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  • Talon Staff

To BeReal or Not to BeReal

“No like, no followers, no ads, no filters,” declared co-founder Alexis Barreyat upon the launch of the app BeReal. It is not a charity, however, and Barreyat is planning monetization. So what exactly is authenticity worth, if anything at all, in the social media market?

The elevator pitch for BeReal is that you receive a notification once a day to “be real” and take a photo of yourself with the front and back cameras of your phone. A timer runs to discourage self-styling and promote authenticity—”late” posts are marked, and you can only delete a posted photo once a day.

BeReal lies at the crossroads between regular social media use and no use. It is a platform cleanse for some users and a small space to connect with friends for others (the latter group is disconnected from the goals of the former). BeReal does not have very expansive functions, but it has branding and a firm central philosophy: authenticity. In any effort to grow, however, BeReal must parallel the activities of its predecessors without tarnishing this philosophy.

Instagram and TikTok, on the other hand, have far smaller qualms about authenticity. They have misinformation policies, but their platforms are not predicated on principle. I hypothesize that the user base of BeReal skews toward the platform cleanse group (especially since its initial surge in popularity in 2022 can be traced to a series of viral TikToks). Over time, there will be a gradual erosion of the app’s commitment to minimalism as it shifts toward more traditional features of digital platforms to satisfy this market.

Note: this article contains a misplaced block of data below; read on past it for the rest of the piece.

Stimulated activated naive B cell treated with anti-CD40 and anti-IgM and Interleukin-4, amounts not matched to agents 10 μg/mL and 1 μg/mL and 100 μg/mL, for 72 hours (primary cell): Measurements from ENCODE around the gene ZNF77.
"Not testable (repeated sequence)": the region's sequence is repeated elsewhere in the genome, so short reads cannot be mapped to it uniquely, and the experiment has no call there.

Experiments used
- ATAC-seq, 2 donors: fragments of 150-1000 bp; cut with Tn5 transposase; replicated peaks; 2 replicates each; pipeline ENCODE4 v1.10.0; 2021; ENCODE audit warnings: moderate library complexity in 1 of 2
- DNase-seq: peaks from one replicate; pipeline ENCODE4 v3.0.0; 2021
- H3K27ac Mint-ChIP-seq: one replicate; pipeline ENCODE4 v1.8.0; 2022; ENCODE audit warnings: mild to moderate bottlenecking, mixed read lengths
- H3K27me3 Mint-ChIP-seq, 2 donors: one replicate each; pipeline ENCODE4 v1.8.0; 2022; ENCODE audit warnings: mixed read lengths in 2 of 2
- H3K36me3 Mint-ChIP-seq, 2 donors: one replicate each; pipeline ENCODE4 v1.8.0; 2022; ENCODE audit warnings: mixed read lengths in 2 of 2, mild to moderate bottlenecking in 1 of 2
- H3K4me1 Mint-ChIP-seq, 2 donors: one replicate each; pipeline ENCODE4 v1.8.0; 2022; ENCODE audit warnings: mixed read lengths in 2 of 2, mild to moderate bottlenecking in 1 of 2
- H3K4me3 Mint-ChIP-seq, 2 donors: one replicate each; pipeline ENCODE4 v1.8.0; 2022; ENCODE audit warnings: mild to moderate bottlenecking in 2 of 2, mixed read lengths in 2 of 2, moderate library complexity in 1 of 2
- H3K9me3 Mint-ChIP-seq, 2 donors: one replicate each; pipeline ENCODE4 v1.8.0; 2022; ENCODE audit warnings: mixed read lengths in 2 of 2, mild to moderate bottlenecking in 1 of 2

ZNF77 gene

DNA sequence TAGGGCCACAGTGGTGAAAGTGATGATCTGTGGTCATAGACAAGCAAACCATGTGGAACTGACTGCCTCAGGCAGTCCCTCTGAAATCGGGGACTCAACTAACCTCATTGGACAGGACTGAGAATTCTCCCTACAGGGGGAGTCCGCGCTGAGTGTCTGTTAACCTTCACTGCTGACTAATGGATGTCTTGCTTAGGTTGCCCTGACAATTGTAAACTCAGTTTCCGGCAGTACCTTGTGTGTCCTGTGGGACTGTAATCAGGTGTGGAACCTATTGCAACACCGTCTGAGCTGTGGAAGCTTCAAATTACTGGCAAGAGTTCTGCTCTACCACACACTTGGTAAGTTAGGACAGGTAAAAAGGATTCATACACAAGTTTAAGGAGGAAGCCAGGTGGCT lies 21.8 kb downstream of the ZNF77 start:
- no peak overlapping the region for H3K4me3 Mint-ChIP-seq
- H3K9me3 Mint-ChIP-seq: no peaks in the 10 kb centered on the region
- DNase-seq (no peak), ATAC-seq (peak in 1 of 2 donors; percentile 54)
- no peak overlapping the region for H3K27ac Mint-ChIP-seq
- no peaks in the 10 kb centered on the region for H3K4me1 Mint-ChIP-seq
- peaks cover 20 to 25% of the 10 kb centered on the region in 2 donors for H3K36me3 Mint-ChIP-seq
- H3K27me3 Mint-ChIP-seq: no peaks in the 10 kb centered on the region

In general, the digital media landscape does not appreciate simplicity, and I don’t project that BeReal can be the exception. Netflix, the largest and longest running streaming service, mocked the use of ads for years. Yet the loss of hundreds of subscribers sent its stock tumbling and turned the platform on to an ad-supported tier, as well as aggressive password-sharing crackdowns. Fads in social media, too, are swarmed by established platforms to retain user engagement—Instagram introduced Stories to suppress the growth of Snapchat, Instagram and YouTube added short-form video content to compete with TikTok, TikTok launched TikTok Now to cut off BeReal, and so on and so forth.

BeReal is unique among major social media platforms in that it initiates the timetable for engagement. Users are called to the app, as opposed to Instagram and TikTok, where you may scroll for hours at your leisure. In that way, BeReal could persist passively—a platform that occupies only a few minutes of your time where users celebrate their raw experiences before returning to more polished profiles. That being said, if BeReal were to become the designated space for authenticity, the app would be a nominal outlet for genuine experiences as it complemented the curated style of Instagram.

At a certain point, BeReal is not pushback to larger-than-life social media; it is a platform “styled” against but directly benefiting from it.

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